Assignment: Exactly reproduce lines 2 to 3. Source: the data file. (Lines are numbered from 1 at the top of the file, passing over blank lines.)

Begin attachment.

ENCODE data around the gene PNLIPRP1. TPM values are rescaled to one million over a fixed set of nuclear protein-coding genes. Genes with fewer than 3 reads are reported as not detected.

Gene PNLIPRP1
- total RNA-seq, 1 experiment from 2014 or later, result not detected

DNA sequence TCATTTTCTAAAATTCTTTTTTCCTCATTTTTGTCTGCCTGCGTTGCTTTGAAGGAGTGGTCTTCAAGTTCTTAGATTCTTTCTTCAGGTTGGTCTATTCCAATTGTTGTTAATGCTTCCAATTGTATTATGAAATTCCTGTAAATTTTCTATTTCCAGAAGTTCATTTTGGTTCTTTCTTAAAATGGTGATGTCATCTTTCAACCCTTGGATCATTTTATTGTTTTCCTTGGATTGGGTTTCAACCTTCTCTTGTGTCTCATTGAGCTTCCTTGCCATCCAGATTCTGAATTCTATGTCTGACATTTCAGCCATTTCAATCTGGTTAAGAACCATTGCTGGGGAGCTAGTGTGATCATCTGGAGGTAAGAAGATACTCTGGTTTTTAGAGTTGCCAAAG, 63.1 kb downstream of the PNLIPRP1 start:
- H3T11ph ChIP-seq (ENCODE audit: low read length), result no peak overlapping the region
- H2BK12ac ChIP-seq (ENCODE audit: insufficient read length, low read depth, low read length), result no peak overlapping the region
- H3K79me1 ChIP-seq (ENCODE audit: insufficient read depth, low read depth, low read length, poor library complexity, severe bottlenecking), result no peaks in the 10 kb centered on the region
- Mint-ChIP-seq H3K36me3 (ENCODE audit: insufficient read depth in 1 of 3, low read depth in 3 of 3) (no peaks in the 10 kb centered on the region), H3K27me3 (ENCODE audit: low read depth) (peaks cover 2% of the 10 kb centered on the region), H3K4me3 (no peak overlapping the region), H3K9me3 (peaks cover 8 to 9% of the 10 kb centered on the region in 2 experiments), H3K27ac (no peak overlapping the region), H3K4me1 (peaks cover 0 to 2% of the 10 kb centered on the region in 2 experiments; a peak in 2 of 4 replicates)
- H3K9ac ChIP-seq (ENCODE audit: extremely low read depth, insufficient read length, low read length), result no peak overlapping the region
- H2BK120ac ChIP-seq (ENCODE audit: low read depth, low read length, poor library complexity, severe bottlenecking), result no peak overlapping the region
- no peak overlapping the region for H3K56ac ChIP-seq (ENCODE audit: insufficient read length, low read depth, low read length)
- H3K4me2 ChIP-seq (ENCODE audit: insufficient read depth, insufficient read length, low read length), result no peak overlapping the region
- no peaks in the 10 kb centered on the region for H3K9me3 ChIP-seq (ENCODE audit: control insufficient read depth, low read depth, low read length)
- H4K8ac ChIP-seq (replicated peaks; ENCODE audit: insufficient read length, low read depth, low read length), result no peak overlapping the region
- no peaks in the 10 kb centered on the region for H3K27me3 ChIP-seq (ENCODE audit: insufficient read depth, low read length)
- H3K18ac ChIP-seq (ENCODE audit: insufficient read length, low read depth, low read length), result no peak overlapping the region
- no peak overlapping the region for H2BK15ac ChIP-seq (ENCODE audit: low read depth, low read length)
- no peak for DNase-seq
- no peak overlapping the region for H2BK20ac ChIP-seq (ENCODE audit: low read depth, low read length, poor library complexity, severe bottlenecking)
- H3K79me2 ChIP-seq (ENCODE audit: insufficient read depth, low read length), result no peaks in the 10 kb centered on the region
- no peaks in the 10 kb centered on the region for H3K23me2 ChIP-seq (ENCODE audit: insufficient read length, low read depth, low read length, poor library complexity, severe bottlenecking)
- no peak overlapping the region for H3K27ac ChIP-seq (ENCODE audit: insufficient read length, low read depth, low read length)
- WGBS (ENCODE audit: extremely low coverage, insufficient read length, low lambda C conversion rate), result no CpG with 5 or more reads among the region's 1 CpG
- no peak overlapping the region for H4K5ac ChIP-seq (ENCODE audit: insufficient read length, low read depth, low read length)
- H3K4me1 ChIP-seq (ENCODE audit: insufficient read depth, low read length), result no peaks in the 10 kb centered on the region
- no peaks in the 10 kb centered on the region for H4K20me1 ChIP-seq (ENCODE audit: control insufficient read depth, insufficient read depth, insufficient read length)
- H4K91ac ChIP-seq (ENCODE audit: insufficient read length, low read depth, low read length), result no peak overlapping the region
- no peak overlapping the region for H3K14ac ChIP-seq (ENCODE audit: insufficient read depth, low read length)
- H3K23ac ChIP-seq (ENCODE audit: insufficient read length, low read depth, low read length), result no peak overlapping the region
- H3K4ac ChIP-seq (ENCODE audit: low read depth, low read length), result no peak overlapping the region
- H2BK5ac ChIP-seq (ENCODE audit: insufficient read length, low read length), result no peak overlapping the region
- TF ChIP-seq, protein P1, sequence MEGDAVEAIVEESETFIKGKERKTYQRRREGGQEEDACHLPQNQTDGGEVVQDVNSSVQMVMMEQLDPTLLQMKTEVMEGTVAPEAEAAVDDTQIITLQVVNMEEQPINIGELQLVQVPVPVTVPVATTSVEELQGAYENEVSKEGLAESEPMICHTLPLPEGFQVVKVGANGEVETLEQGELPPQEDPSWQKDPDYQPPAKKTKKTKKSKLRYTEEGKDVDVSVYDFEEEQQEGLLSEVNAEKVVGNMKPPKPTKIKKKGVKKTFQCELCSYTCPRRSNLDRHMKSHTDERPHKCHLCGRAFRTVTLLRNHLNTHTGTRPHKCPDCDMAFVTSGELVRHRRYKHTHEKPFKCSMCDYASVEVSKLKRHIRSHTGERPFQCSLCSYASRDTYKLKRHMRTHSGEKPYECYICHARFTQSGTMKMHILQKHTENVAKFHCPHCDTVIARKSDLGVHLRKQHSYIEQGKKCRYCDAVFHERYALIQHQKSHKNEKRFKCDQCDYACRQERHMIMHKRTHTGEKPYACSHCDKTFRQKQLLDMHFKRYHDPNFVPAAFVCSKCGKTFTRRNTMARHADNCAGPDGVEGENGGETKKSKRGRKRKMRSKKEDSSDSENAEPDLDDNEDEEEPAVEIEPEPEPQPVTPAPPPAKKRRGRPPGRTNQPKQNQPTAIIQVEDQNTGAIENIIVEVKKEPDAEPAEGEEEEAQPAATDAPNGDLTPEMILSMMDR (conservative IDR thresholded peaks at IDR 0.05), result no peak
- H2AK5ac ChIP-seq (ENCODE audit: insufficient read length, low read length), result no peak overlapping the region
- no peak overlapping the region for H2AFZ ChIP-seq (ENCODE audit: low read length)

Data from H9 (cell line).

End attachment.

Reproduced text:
Gene PNLIPRP1
- total RNA-seq, 1 experiment from 2014 or later, result not detected